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Albany's long wait for connection to the State's main gas supply appears over, with a coalition of energy giants firming as the backers of the $135 million, 350km pipeline to the former whaling town.

WA's generator Verve Energy and gas retailer Alinta Energy are the latest companies to join the rush, with Canadian powerhouse ATCO already in talks with the State Government over its involvement in the project.

The participation by the three parties would solve a range of problems that have undermined the venture in the past, by combining a major industrial customer at the Albany end (a new power plant run by Verve), with a gas retailer for households (Alinta) and a company that can run the associated gas infrastructure (ATCO).

Grange Resources last year rejected a Government bid for it to use gas to power its magnetite iron ore project, which has since been shelved amid financial troubles.

Premier Colin Barnett confirmed that in addition to a capital contribution from Verve towards the spur gas pipeline from Bunbury to Albany, and a tiered gas subsidy, the State's utility would also eventually build a small-scale gas-fired power station in the southern port town.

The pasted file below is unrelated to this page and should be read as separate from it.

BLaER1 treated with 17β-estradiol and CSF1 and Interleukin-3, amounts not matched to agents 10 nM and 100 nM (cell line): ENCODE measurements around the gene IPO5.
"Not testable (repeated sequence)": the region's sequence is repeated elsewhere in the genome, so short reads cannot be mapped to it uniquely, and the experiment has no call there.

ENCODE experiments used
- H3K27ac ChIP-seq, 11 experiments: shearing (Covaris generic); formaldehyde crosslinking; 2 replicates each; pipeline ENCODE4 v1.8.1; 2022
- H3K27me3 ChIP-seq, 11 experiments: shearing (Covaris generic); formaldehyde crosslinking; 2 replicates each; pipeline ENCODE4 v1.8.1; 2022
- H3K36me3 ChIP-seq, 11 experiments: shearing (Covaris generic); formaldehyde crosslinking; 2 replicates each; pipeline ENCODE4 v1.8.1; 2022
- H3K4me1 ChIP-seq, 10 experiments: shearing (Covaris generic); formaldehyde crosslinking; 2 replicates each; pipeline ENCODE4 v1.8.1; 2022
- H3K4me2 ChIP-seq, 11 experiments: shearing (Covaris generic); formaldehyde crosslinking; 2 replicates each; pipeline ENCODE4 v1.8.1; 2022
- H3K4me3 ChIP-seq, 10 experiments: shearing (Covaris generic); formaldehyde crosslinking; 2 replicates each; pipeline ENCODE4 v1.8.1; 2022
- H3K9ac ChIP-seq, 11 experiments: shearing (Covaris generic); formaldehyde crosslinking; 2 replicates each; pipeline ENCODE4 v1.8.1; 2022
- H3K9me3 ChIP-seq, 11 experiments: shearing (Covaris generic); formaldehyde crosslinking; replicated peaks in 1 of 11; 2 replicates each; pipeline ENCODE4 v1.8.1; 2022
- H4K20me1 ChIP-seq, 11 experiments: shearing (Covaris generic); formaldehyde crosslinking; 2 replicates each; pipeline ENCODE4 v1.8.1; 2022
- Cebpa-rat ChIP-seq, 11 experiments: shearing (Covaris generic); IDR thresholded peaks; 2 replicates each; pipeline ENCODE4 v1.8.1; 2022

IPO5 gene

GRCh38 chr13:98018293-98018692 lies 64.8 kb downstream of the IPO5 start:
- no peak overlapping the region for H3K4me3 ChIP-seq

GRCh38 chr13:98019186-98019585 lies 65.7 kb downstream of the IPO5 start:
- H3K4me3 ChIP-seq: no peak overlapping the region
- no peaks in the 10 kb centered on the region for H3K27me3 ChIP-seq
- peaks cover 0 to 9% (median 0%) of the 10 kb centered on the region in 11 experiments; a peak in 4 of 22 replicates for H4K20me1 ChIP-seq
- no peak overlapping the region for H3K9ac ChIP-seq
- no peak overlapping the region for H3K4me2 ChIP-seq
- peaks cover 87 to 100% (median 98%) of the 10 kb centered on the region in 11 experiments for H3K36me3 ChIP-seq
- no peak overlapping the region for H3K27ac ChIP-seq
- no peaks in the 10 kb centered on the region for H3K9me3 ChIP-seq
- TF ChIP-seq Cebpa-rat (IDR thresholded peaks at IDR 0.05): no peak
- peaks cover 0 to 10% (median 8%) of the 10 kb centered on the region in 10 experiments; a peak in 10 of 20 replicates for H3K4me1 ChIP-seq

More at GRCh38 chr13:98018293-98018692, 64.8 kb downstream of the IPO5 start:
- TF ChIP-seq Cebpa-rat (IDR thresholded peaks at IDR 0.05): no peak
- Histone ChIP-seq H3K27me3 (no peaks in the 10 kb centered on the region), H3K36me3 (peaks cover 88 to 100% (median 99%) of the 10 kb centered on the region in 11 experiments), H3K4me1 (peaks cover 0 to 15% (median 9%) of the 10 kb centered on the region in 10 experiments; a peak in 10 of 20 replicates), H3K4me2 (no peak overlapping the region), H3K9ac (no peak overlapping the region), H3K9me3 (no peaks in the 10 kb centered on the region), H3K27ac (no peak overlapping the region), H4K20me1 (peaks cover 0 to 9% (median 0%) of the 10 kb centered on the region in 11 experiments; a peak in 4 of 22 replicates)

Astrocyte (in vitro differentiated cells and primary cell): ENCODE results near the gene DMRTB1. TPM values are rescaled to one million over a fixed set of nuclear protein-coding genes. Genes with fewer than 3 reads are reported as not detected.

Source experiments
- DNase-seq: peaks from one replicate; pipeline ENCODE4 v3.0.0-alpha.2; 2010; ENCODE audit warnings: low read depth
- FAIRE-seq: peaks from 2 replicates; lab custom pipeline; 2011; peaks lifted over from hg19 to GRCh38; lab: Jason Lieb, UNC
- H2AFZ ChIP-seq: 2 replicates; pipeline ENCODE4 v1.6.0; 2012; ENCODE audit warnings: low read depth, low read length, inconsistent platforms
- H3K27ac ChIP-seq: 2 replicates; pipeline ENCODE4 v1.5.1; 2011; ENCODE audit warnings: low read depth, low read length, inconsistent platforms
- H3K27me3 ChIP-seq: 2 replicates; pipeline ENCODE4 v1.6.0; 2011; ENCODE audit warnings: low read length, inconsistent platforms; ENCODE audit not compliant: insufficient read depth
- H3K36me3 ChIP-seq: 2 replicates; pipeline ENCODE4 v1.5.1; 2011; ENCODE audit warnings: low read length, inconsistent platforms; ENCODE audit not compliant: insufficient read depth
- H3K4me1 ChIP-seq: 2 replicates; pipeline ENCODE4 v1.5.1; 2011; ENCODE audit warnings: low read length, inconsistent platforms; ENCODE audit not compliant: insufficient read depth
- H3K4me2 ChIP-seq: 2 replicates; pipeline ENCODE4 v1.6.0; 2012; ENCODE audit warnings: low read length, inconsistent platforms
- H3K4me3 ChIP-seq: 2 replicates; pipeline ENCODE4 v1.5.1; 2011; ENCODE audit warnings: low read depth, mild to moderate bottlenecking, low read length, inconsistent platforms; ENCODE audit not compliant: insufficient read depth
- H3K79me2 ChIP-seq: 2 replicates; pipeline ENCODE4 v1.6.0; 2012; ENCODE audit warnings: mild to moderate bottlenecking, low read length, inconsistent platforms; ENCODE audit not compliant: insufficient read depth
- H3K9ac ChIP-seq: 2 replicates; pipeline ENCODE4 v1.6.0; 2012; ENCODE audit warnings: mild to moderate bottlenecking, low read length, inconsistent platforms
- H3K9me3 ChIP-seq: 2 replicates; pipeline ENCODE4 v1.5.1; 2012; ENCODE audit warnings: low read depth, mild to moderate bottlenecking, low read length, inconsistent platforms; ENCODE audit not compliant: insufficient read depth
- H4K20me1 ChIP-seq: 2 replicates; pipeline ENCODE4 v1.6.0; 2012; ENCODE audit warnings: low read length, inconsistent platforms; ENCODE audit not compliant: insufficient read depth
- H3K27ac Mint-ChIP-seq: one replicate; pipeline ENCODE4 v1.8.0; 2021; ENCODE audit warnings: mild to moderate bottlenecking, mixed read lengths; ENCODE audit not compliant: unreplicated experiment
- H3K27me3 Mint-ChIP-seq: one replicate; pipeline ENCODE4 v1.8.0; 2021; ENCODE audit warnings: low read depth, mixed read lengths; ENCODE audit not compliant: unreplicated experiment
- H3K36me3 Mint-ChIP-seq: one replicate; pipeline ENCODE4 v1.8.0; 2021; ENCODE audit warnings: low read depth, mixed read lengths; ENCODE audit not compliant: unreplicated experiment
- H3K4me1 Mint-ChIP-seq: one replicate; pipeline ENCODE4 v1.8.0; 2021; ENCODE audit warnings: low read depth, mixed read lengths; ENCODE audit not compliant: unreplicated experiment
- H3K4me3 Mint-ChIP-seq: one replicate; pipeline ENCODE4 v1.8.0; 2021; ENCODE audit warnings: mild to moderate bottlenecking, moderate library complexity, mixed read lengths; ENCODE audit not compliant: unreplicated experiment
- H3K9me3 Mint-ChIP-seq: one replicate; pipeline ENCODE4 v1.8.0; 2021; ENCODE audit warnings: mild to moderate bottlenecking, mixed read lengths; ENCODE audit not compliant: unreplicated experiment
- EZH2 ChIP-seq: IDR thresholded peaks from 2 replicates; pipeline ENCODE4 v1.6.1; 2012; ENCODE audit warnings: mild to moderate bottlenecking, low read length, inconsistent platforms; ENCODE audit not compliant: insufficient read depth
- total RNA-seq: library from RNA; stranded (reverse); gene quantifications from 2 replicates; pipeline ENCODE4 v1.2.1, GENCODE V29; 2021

"Our intention is that we would make some mix of an upfront capital contribution and then an ongoing subsidy - as the usage of the gas goes up the subsidy would go down," Mr Barnett said. "The problem with the Albany pipeline is there is no one big customer.

"So it is intended that Verve will build a 30 or 40 megawatt gas plant there at some stage, so that would become a customer. The gas station would also (help) to stabilise the South West Interconnected Grid and that makes it easier to introduce renewable energy onto the grid." He would not give details about the costs or timing of the Verve plant, but the Government is understood to be finalising an announcement on the project before the March election.

The venture has become an election campaign issue, with Labor saying it would not build the pipeline and instead direct the money to other projects. Mr Barnett has also been under fire for breaking a 2008 pledge to build a bigger $450 million pipeline in his first term.

ATCO Australia chief financial officer Brian Milne confirmed that ATCO, which owns more than 13,000km of residential pipeline in WA, remained in talks with the Government over its involvement.

Alinta chief executive Jeff Dimery said as the State's only reticulated household gas retailer it would be interested if the chance arose. "We wouldn't be pursuing the ownership of the pipeline but clearly we would be interested in any potential customers that might connect in from a retailing or gas sales perspective," Mr Dimery said.

"I would just imagine that households in Albany would be gazetted customers on a (regulated) tariff . . . and no doubt would look to join the Alinta customer base."